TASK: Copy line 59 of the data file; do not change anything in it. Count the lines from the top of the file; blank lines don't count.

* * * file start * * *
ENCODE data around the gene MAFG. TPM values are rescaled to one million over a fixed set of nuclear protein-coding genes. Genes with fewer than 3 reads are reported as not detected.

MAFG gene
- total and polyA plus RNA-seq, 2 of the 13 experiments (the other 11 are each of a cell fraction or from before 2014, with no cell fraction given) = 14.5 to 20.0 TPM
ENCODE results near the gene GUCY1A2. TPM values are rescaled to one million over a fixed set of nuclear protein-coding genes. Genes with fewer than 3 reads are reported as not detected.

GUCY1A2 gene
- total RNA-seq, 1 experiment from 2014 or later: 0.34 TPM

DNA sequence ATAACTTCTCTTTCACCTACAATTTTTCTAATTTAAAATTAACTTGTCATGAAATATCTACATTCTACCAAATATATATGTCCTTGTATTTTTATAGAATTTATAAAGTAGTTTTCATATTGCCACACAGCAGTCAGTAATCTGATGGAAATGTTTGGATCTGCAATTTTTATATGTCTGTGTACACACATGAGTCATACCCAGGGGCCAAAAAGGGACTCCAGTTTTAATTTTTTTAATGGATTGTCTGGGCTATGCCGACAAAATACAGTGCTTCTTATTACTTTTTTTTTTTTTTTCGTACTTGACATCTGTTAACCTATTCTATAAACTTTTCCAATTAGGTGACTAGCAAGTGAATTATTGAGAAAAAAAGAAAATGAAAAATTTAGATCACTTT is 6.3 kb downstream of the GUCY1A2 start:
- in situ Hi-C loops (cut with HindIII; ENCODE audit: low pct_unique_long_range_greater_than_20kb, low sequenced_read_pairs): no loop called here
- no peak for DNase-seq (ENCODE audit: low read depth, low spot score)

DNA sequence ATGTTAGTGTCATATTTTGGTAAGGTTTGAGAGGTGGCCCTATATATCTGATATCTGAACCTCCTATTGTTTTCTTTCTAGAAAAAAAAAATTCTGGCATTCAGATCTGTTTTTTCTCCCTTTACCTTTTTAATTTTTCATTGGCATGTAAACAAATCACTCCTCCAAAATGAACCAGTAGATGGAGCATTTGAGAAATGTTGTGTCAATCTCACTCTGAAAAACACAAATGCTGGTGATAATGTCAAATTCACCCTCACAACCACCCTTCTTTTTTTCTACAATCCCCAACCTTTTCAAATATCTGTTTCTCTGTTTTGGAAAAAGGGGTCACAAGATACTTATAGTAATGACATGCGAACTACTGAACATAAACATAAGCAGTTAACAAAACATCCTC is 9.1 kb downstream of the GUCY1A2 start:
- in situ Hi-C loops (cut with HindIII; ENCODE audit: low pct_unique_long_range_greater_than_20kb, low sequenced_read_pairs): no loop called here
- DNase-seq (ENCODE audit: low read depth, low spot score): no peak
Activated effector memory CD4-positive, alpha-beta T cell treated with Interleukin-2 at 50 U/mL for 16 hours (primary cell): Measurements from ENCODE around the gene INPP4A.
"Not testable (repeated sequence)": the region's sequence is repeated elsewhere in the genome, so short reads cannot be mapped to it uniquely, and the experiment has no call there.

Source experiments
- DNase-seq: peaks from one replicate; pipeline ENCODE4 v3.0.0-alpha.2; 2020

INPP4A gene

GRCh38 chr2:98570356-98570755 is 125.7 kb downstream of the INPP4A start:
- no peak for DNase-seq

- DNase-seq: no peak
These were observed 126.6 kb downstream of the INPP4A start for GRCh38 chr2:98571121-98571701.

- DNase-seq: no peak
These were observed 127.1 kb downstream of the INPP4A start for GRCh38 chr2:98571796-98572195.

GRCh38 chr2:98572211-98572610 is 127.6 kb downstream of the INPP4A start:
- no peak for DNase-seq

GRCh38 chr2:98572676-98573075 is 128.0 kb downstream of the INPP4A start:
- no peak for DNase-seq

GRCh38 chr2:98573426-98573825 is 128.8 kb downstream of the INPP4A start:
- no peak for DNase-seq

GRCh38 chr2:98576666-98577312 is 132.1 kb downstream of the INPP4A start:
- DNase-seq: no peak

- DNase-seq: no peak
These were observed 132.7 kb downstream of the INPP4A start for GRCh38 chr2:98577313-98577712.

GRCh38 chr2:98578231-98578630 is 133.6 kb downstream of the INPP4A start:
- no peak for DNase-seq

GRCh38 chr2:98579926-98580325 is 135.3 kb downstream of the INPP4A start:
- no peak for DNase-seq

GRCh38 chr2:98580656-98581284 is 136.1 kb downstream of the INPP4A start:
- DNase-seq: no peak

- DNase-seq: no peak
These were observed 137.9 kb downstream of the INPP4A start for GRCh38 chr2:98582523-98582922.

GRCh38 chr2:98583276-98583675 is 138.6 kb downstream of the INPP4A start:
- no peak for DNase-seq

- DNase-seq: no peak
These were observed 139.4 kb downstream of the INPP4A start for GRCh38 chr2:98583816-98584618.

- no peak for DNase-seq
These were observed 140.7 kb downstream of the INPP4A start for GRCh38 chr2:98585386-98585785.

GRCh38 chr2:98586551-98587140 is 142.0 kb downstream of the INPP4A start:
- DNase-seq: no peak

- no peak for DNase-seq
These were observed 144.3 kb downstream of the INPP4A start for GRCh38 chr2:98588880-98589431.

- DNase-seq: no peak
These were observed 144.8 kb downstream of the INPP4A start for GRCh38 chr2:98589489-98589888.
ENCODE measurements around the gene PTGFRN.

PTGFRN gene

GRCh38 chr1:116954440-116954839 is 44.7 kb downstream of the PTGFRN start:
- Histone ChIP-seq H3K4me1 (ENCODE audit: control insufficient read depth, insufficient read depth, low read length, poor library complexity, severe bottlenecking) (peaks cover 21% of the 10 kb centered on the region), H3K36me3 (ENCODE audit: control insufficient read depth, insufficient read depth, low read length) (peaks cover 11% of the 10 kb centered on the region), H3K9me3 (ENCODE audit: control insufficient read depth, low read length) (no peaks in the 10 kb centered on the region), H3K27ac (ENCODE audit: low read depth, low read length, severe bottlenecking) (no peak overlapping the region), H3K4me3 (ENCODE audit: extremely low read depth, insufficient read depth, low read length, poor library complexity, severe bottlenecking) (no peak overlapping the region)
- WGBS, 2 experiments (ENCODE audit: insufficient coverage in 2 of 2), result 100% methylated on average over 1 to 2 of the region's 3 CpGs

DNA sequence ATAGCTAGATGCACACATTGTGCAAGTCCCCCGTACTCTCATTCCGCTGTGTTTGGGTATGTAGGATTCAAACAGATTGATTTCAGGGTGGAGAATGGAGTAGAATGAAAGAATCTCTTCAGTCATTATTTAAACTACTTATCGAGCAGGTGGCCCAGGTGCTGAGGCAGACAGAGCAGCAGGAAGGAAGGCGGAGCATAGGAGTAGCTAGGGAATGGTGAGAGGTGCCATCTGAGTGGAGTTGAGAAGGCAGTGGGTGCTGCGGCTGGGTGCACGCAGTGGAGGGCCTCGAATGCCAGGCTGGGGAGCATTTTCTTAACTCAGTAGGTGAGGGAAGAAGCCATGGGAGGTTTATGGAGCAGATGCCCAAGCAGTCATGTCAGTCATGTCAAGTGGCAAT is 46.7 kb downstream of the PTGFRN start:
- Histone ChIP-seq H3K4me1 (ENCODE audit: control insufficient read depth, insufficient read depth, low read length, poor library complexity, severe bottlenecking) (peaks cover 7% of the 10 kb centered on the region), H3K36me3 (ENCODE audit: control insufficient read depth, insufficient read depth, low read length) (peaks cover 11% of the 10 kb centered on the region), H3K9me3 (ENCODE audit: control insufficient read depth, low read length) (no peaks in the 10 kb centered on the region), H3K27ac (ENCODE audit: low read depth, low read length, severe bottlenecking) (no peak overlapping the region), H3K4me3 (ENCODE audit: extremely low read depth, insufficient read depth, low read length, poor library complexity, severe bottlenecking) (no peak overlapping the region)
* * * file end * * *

DNA sequence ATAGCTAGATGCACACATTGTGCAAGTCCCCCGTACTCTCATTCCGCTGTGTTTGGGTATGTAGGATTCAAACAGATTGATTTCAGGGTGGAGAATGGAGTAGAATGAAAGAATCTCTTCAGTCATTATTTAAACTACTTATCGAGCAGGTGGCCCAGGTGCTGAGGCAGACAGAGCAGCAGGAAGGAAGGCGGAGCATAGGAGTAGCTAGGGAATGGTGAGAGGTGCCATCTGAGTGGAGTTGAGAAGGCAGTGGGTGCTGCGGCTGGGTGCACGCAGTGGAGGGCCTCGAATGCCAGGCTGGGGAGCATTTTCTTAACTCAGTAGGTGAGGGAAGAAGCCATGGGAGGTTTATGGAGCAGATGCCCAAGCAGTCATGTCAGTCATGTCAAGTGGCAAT is 46.7 kb downstream of the PTGFRN start: